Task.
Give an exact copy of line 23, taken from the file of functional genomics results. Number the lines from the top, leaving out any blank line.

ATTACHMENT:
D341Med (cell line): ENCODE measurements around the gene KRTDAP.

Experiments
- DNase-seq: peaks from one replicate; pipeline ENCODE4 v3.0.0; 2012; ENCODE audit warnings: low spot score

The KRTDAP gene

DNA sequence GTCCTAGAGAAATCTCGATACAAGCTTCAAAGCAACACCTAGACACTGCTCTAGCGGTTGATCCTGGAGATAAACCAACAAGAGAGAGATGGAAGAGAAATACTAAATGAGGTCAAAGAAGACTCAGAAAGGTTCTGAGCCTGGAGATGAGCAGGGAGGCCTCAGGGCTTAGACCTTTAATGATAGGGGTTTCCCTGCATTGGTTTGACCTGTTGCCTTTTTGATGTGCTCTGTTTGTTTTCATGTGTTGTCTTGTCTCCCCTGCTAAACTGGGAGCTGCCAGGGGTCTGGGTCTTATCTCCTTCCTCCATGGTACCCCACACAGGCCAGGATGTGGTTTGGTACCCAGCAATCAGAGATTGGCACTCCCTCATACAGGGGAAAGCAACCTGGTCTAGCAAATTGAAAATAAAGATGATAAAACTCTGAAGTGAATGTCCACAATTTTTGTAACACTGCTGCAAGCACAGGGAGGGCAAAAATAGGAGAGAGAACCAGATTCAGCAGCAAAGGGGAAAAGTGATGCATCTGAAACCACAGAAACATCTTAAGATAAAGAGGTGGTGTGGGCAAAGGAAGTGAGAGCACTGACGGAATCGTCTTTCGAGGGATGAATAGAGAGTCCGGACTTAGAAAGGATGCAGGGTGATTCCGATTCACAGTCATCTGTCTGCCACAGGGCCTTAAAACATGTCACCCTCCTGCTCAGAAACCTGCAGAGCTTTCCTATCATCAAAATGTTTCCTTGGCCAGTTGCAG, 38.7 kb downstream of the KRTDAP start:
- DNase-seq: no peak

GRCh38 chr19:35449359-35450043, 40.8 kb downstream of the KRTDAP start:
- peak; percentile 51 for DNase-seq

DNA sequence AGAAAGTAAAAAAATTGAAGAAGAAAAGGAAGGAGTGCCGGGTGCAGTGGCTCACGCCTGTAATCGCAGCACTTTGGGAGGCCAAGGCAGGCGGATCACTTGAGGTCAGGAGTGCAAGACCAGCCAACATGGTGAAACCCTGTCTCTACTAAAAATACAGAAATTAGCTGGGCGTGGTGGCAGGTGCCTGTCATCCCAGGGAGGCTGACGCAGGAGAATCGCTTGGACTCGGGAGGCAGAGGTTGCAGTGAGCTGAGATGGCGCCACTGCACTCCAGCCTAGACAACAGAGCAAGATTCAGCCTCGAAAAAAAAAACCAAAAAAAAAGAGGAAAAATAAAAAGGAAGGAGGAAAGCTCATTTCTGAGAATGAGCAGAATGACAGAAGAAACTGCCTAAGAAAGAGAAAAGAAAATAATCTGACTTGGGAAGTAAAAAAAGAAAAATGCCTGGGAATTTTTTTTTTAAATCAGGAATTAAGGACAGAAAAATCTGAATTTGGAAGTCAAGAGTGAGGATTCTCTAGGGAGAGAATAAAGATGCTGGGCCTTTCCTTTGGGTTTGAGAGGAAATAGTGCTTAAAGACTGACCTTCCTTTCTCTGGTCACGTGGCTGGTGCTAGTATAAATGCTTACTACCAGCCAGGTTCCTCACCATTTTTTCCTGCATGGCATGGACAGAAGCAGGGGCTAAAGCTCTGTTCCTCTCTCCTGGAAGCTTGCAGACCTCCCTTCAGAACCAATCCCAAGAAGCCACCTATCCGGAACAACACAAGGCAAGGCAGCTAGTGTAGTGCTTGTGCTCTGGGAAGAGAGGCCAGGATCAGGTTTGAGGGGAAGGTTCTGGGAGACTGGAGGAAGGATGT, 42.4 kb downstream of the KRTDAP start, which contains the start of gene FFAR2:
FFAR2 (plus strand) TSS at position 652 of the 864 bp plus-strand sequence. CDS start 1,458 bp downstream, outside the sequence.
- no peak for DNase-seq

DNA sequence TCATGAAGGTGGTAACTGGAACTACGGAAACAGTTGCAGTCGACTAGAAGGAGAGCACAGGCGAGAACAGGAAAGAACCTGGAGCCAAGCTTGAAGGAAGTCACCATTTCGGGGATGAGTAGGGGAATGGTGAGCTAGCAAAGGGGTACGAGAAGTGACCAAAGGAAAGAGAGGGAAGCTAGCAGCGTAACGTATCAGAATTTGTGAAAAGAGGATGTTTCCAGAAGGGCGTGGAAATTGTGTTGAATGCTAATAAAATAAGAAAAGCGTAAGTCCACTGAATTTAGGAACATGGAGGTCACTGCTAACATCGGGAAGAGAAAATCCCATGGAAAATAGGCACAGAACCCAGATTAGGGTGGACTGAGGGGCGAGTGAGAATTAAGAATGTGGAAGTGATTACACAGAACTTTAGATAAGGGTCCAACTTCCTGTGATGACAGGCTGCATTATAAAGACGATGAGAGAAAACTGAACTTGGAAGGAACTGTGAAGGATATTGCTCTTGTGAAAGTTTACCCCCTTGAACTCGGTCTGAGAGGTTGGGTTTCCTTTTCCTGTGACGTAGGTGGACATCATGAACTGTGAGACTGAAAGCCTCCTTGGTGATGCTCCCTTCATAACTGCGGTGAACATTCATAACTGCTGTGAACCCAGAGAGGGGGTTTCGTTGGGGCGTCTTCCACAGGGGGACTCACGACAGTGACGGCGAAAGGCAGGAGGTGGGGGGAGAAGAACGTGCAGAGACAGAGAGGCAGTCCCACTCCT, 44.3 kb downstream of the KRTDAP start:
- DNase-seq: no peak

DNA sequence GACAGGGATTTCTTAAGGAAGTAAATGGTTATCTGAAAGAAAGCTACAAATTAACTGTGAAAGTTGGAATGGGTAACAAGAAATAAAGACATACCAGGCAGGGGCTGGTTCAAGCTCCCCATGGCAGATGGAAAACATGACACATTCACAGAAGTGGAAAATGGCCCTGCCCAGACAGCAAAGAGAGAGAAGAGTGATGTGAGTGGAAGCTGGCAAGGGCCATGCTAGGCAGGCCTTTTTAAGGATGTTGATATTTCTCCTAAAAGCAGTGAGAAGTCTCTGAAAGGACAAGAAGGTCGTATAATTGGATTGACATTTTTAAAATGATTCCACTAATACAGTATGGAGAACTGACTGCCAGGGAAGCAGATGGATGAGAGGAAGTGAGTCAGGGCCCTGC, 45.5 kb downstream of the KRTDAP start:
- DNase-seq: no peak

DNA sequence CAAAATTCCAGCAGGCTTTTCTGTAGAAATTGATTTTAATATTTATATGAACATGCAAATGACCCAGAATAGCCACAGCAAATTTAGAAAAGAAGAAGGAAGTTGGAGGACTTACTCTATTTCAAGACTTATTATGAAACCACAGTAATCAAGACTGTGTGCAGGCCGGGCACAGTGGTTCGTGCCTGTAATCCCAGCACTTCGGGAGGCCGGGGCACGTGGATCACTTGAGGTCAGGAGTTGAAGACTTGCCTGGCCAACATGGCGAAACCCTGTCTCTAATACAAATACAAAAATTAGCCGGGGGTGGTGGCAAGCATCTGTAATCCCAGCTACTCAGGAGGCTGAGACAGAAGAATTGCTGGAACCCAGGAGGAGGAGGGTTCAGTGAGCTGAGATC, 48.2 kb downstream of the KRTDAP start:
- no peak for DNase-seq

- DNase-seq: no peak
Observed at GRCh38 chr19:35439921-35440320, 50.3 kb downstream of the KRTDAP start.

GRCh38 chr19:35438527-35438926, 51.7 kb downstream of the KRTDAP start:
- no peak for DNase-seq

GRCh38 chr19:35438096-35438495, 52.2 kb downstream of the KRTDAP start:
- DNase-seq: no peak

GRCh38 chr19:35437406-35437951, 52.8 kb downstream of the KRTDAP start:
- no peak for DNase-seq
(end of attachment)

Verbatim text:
- DNase-seq: no peak